In spite of having been an English teacher I never used to like poetry. I think trying to get spotty thirteen year olds to appreciate Coleridge or Keats, ruined it for me (and probably for them). However in the last few years I admit I’ve been reading it for pleasure.
Thank you Alison Farnell, for giving me this book of poems for Advent, chosen and edited by Janet Morley.
The title comes from the poem for Christmas Day which is a great poem but also very apt for the moment one year turns into another. (I could post a link instead of the actual poem but it’s out there in the internet world in so many places so here it is)
This was the moment when Before
Turned into After, and the future’s
Uninvented timekeepers presented arms.
This was the moment when nothing
Happened. Only dull peace
Sprawled boringly over the earth.
This was the moment when even energetic Romans
Could find nothing better to do
Than counting heads in remote provinces.
And this was the moment
When a few farm workers and three
Members of an obscure Persian sect.
Walked haphazard by starlight straight
Into the kingdom of heaven.
U A Fanthorpe
My reflections are not terribly original: I just think it’s great the way she portrays what Christians believe to be one of the most significant, momentous event in history in such every day terms. Time changed direction from counting down to counting up but no one noticed at that moment and even when they did notice that a ‘hinge’ event had happened they put the ‘hinge’ a few years adrift.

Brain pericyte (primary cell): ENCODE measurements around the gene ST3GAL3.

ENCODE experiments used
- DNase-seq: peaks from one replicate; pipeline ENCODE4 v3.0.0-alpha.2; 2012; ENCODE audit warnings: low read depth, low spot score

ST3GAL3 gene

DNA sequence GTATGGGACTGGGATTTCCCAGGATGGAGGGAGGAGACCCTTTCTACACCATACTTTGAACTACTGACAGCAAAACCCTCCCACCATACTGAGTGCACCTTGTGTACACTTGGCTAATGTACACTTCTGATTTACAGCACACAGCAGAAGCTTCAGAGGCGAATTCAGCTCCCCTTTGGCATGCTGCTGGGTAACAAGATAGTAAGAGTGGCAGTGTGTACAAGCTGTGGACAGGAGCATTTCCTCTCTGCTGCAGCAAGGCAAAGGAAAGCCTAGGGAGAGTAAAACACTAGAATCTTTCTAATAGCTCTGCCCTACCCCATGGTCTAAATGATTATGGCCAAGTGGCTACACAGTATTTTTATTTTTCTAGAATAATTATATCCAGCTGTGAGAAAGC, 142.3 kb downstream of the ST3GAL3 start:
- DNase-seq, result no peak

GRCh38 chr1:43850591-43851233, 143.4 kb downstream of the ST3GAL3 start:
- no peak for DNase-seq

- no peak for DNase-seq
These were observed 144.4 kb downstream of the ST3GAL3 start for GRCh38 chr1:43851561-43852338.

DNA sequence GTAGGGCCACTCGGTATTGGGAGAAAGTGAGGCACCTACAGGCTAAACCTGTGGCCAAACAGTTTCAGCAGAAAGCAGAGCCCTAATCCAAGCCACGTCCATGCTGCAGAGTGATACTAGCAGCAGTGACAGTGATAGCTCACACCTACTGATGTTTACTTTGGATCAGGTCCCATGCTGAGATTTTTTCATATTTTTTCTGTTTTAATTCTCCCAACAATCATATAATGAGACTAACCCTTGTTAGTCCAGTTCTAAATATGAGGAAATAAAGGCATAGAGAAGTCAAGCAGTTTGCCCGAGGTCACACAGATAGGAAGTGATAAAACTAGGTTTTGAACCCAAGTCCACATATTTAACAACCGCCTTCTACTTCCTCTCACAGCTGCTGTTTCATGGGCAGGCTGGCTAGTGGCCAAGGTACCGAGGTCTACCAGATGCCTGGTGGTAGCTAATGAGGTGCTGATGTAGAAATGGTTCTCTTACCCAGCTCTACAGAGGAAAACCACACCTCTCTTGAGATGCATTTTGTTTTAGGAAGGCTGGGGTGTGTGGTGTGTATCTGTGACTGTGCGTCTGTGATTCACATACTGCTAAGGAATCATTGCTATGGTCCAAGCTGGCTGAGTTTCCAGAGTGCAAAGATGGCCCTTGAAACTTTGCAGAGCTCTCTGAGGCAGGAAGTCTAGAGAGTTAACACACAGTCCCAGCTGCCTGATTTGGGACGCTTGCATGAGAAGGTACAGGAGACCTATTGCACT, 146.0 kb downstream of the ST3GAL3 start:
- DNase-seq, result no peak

The tone is all very everyday and dull, even peace and administrative tasks ‘counting heads’ seems tedious. The shepherds and the magi – ‘revered’ characters from the nativity, honoured by lavish artwork through the ages are reduced to ‘a few farm workers’ and ‘members of an obscure persian sect’ which is what they were. Had we met them we probably would have either been unimpressed or suspicious – they may have been wise men but they weren’t ‘kosher’, not even the hint of a solid Old Testament foundation – they were whacky stargazers! How did they get in on the act?
That is the poet’s point.
‘Travelling foreigners with bizarre beliefs’ and ‘unclean low status’ individuals come ‘haphazard by starlight into the kingdom of heaven’.
None of us come to faith by virtue of our own merit or worthiness, most of us come with a mixed up set of rather crazy beliefs, and few of us ever see angels or visions – starlight is enough, the event was enough.
The ‘nothing’ that ‘happened’ must have been a ‘something’ because a ‘nothing’ cannot ‘happen’. If it happened it only appeared to be a nothing at the time, just another Jewish baby in remote place and the significance of that event is left for us to decide.